That kind of undermines the whole “women can have it all” theme feminism has had since the 1960s. Indeed, it undermines feminists’ current effort for equal acquisition across the board. West claims that feminists only want women to have the same opportunities as men, yet during the last election season feminists complained about the lack of women in the Senate and the House. They have also complained about President Obama’s new cabinet being mostly male. If feminists were only concerned with equal opportunity, then it should not bother them if people choose men over women if they think the man is the best qualified person.
Yet it does bother feminists, and that shows that West’s argument is nothing more than rhetorical spin. Feminism is very much about individual fairness, otherwise it would not matter when individual women do not get promotions, get hired, or get picked to lead, and there would be no point to telling individual men how much better their lives are compared to women’s
In part four, West argues that feminists actually support all of men’s concerns. She lists almost two dozen examples, from child custody to suicide, and ends with:
If you really care about those issues as passionately as you say you do, you should be thanking feminists, because feminism is a social movement actively dedicated to dismantling every single one of them.
Really? Where? What feminist organizations are dedicated to addressing male suicide? To making sure women who kill, rape, and abuse face the same sentences as men? To arguing against suspecting men of being pedophiles? To preventing job-related injuries and deaths? To making men responsible for women’s wants and needs? To preventing false accusations? To boycotting commercials that humiliate men? To opposing unfair child custody arrangements? To addressing paternity fraud? To preventing prison rape? To preventing any sexual or physical violence against males? Even the feminist web magazine dedicated to talking about men’s concerns rarely talks about these issues. Why should any man thank feminists for doing nothing?
But that is not really West’s point. This is:
The fact that you blame feminists—your allies—for problems against which they have been struggling for decades suggests that supporting men isn’t nearly as important to you as resenting women. We care about your problems a lot. Could you try caring about ours?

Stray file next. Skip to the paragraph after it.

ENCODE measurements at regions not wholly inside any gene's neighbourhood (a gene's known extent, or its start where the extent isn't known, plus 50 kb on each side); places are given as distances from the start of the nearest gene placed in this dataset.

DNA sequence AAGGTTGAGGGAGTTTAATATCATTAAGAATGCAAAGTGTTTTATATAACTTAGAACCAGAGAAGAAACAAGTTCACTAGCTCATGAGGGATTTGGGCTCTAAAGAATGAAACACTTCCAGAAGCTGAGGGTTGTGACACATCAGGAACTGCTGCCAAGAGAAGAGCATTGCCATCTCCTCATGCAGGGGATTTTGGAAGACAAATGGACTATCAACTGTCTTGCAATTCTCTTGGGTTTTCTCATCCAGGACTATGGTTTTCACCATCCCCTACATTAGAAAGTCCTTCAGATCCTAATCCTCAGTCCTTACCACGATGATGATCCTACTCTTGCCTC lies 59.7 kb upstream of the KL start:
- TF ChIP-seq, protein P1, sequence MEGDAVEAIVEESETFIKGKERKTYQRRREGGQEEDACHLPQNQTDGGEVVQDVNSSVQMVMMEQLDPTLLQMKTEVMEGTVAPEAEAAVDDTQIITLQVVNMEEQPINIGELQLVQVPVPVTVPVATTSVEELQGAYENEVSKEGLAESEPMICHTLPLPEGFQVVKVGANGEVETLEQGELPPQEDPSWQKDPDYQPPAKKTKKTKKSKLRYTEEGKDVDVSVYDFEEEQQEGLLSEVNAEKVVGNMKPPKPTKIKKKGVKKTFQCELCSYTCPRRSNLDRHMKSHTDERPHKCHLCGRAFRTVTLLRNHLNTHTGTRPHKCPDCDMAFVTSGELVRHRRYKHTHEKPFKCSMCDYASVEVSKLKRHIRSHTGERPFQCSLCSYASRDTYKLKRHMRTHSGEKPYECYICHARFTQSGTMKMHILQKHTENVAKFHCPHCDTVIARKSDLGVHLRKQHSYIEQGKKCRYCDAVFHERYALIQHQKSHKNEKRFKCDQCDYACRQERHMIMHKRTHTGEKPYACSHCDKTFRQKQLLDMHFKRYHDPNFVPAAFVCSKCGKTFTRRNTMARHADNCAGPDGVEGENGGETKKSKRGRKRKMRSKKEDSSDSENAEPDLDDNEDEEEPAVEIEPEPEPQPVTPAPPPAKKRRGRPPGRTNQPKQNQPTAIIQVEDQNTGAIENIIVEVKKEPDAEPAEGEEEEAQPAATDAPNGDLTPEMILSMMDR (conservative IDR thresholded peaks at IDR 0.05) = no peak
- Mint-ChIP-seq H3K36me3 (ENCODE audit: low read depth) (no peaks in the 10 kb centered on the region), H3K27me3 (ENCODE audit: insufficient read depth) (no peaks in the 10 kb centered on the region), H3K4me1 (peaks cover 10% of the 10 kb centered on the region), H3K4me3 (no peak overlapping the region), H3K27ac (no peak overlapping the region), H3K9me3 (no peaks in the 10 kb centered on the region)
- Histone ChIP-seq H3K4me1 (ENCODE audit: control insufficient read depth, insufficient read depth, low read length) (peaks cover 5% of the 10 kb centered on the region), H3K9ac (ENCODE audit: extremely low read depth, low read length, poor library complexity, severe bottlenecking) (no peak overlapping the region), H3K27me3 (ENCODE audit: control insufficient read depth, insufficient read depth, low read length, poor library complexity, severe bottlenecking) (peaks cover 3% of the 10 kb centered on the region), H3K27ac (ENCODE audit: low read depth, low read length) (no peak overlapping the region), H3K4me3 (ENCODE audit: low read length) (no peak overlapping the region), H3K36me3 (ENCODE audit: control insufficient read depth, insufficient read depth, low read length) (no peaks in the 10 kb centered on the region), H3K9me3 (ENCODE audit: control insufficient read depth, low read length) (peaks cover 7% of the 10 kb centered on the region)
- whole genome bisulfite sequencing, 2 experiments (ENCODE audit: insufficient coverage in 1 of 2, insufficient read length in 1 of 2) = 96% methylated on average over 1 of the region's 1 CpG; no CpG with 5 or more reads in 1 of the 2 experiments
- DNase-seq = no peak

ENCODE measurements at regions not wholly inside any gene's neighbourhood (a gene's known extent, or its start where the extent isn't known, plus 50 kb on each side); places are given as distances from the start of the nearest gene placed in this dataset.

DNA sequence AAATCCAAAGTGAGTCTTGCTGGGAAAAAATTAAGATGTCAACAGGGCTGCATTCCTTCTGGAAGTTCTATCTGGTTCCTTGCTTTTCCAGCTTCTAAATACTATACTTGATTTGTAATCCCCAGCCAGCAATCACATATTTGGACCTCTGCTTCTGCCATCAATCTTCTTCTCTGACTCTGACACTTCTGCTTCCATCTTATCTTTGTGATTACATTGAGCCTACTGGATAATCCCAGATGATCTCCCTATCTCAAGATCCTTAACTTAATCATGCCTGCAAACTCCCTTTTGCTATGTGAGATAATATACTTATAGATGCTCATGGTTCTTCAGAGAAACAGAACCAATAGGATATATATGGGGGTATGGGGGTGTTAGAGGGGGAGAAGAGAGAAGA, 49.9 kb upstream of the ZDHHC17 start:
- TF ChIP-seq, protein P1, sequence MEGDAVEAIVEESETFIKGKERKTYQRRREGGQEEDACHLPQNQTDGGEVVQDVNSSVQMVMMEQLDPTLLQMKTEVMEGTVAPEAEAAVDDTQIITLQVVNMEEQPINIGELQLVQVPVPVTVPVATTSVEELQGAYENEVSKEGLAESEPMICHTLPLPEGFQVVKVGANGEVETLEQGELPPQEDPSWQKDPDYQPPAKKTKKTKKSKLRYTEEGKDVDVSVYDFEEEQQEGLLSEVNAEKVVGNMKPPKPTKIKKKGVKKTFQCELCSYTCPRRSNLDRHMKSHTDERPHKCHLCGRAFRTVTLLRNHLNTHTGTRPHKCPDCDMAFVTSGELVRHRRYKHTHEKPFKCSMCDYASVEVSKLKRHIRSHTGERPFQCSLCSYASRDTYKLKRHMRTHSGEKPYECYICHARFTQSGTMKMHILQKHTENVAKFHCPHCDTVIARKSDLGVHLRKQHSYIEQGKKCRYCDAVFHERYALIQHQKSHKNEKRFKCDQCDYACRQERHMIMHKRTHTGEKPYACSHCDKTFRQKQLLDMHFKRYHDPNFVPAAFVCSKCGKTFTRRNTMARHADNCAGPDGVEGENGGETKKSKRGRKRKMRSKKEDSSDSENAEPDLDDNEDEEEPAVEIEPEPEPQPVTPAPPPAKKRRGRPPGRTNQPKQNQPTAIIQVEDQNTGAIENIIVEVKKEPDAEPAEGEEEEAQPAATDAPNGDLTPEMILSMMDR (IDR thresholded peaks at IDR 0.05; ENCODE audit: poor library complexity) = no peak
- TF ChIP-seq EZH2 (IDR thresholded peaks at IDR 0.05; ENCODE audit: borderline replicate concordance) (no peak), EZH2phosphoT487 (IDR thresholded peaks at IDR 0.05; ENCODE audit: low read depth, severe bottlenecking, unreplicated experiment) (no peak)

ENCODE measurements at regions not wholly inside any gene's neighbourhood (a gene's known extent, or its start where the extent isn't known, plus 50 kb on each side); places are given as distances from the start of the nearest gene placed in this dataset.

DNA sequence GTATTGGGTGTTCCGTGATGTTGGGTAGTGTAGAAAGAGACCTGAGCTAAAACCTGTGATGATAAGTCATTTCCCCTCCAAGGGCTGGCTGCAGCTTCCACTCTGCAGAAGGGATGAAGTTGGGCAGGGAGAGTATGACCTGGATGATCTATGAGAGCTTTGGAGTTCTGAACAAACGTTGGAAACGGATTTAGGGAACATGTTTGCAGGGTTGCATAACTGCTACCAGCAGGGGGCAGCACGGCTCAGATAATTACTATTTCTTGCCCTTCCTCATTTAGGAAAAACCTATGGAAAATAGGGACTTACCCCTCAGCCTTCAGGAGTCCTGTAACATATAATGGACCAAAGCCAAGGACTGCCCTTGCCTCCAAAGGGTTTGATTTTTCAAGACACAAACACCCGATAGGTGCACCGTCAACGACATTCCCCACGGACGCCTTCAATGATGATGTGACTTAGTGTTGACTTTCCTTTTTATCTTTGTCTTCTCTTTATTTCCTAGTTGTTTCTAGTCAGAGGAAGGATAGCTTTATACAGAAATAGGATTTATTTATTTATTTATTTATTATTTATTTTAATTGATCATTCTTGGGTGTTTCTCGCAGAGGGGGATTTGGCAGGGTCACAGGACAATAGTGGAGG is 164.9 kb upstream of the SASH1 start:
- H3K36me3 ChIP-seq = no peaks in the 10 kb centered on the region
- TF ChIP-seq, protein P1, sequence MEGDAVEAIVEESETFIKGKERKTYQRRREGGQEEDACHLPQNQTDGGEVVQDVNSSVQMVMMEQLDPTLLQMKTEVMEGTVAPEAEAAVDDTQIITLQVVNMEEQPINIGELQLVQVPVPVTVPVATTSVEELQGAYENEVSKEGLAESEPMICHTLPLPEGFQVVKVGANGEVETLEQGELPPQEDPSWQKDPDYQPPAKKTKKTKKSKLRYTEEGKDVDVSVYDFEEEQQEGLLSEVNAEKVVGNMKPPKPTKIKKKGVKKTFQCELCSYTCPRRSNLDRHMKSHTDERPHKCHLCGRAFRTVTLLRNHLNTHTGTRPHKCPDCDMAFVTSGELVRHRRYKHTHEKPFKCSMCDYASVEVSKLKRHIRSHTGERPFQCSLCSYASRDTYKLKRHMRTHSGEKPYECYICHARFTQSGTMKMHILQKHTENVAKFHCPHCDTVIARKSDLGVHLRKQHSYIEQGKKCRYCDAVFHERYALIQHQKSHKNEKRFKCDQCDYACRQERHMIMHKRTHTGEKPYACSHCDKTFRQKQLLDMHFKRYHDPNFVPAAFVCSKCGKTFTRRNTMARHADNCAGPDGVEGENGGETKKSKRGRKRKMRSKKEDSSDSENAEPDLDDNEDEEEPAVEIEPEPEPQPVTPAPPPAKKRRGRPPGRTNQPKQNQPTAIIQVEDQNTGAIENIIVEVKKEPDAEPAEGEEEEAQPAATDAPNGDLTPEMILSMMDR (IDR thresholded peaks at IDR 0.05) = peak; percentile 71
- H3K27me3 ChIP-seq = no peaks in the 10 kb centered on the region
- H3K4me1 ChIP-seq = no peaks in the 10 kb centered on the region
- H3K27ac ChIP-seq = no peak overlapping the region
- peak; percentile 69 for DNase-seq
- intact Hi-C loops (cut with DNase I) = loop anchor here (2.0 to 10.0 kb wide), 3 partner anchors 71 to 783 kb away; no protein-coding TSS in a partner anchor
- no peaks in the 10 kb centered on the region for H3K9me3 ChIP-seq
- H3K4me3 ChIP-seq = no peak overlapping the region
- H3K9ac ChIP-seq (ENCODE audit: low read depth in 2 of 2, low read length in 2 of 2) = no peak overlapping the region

You do not help people solely for them to help you later. You help people because it is the right thing to do.
Likewise, you cannot claim to care about someone’s problems after spending over 1,000 words running them down for talking about their problems. When you mock someone for speaking up and say that their experiences of sexism are comparable to fictional characters, that is not caring. Neither is telling the suffering people that supporting their own group is not as important to them as resenting yours.
That is you being a right jackass.
And it takes a right jackass to in one breath say they care about you while scapegoating you for all their problems and then in the next breath accuse you of scapegoating them, as West does in part five of her poor argument:
To all the men who have had shitty lives and mistake that pain for “misandry”: I totally get it. Humans are not such complicated creatures. All we want is to feel like we’re valued, like we deserve to exist. And I’m sorry if you haven’t found that so far in your life. But it’s not women’s fault, it’s not my fault, and it’s certainly not feminism’s fault.
One cannot argue that after arguing this:
It’s not easy to swallow your own privilege—to admit that you’re a Fleetch—but once you do, it’s addictive. It feels good to open up to perspectives that are foreign to you, accept your complicity in this shitty system, and work on making the world better for everyone instead of just defending your territory. It’s something I had to do as a privileged white woman, and something I still have to work on every day, because it’s right. […] Blanket defensiveness isn’t going to get any of us anywhere.
There West is blaming men for the problems in her life. Men who have not touched, talked to, seen, or even been near her. Billions of men worldwide are complicit her oppression. Meanwhile, her ideological group is wholly incapable of expressing even the smallest amount of bias against men, and anyone challenging that is a self-serving bigot.
This kind of pathetic circular logic is precisely why feminists have such a hard time winning people over to their cause. Comments like this also do not help:
Plenty of women know exactly what it feels like to be pushed to the fringe of society, to be rejected so many times that you eventually reject yourself. That alienation is a big part of what feminism is fighting against.
How can feminism be against what it is doing? Nowhere in West’s piece does she actually reach out to men. Everything is sarcasm and snark. Even her wrap up — “A lot of those women would be on your side, if you would just let them instead of insisting that they’re the villains. It’s better over here, and we have room for you. So stop trying to convince us that we hate you and I promise we’ll start liking you a whole lot more” — is off-putting.
If feminists want men to believe feminists are on their side, feminists simply need to show they are on men’s side. Writing articles that mock the people you want to listen to you is not going to get them to trust you. It will only make them resent you more because you are showing how little you respect them.
West started her article by claiming that men thinking that feminists “hate men” was a self-fulfilling prophecy. It is, but not in the way she thinks. Men do not make feminists hate men. By pointing out the ways feminists and women oppress and marginalize them, men get feminists to reveal their misandry all on their own. No one has to force feminists to do it. Read the comments on the article. With little more than a “let’s bash men” prompt, feminists quickly take to beating men down.
That is why many men think feminist hate them. Not because of some imaginary fear, but because of what feminists actually do.